If you can’t beat ‘em.

Top Line: So are we doomed?
The Study: This in-depth review of machine-learning advancements in radiology over the past decade thinks not. In fact, it highlights many of the challenges faced by AI as it enters the highly-regulated healthcare arena. The argument basically goes like this. Ok, sure, machine learning can pick up on pattern recognition to better and better degrees (eh hm, Gleason score, eh hm), but real patients love to break the mold. And what’s going to break AI? Ambiguity. The first tenet to clinical medicine is the differential diagnosis, often honed through patient discussions and occasionally even gestalt—that real intelligence working in the background piecing together patient cues the don’t even register in the conscience brain, which is otherwise occupied writing notes or contouring normal structures. Speaking of, rather than poo-pooing AI altogether, utilizing it to lessen the burden of our most menial mind-numbing tasks is a great way to incorporate available machine learning algorithms in 2020. In any case, this may all become a lot less high stakes if Elizabeth Warren erases our medical student loan debt.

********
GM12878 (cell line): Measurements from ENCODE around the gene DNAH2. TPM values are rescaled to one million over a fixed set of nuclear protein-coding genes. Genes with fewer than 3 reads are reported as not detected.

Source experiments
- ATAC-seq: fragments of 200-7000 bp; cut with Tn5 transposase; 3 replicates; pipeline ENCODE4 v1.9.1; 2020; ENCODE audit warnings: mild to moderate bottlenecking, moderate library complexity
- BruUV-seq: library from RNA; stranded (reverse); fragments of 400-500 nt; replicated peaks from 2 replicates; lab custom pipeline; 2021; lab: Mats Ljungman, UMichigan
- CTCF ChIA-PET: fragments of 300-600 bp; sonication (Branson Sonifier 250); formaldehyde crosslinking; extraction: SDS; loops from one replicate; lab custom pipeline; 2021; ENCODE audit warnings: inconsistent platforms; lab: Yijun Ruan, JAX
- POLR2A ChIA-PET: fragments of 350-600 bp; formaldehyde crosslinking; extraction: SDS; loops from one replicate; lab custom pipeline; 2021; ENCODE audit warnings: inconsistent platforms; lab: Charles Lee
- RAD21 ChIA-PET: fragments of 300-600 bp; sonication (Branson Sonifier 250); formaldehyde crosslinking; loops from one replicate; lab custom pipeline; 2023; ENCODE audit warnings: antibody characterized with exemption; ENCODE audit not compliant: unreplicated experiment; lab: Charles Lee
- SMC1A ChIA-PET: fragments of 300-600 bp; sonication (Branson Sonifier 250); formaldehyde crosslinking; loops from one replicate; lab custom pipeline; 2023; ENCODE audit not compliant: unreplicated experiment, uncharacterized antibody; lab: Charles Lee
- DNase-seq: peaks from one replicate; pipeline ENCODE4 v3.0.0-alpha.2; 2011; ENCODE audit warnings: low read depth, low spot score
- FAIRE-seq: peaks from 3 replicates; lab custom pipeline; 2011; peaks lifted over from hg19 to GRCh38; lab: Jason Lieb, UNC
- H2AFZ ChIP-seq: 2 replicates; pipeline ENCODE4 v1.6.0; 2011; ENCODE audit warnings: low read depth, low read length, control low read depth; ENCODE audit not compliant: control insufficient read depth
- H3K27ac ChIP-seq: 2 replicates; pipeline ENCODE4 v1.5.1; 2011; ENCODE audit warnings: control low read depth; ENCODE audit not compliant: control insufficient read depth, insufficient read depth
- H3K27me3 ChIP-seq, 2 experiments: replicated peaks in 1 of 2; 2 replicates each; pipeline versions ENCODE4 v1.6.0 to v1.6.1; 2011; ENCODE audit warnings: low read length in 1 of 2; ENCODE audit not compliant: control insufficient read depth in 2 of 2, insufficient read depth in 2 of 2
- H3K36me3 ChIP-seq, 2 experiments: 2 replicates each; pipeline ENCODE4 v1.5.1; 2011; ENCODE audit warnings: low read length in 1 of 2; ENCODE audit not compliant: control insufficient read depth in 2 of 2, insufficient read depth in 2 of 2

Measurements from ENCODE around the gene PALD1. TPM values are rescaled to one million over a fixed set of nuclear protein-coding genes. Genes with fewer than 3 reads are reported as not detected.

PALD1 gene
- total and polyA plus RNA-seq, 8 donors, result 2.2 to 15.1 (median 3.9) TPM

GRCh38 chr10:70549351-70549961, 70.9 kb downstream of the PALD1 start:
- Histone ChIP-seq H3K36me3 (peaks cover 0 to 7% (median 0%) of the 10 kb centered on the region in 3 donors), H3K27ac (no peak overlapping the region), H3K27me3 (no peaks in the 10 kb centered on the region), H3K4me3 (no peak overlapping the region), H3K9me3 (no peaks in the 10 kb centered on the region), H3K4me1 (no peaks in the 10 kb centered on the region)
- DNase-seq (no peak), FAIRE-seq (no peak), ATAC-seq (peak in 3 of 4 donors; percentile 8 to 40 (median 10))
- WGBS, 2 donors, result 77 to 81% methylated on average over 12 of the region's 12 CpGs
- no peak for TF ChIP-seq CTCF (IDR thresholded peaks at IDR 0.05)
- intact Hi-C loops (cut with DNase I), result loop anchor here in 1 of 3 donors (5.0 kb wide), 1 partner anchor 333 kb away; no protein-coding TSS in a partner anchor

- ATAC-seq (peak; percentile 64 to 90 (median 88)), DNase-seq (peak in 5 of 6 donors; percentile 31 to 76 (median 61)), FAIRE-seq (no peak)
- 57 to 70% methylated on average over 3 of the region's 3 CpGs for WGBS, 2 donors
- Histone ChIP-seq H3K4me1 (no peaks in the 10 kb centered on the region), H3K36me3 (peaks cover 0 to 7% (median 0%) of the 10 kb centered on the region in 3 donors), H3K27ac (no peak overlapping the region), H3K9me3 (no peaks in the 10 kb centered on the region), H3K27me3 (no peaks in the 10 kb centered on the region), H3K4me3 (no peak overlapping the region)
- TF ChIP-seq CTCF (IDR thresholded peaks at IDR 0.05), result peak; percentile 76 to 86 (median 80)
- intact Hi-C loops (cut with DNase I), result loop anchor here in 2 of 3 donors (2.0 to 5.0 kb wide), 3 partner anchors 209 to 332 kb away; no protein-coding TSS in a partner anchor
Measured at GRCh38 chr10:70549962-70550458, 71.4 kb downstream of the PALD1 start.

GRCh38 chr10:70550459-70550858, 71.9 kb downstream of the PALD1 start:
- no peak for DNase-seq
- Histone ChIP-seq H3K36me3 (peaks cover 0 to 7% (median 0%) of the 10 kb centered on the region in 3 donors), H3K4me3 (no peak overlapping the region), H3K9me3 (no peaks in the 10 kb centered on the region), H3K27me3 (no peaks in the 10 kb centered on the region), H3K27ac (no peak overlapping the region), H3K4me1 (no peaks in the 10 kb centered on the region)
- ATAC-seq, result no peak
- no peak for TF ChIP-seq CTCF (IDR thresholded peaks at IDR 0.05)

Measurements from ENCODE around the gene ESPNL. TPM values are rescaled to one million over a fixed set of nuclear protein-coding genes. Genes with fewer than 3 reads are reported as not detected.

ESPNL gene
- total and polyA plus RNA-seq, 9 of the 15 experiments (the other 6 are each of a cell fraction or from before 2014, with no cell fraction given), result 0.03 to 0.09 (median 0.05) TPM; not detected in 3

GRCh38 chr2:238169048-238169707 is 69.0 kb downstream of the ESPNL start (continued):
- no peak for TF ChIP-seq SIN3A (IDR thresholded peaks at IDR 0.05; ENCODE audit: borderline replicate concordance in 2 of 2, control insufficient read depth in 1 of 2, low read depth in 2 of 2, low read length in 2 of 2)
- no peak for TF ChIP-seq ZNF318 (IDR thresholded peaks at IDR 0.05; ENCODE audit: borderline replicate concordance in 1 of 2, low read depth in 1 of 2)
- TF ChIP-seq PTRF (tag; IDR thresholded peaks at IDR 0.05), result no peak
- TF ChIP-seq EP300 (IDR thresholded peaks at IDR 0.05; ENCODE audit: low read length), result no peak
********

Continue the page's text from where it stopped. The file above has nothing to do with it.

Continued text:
TBL: Learn to embrace, not fight, the emergence of AI in oncology. | Chan, Br J Radiol 2019


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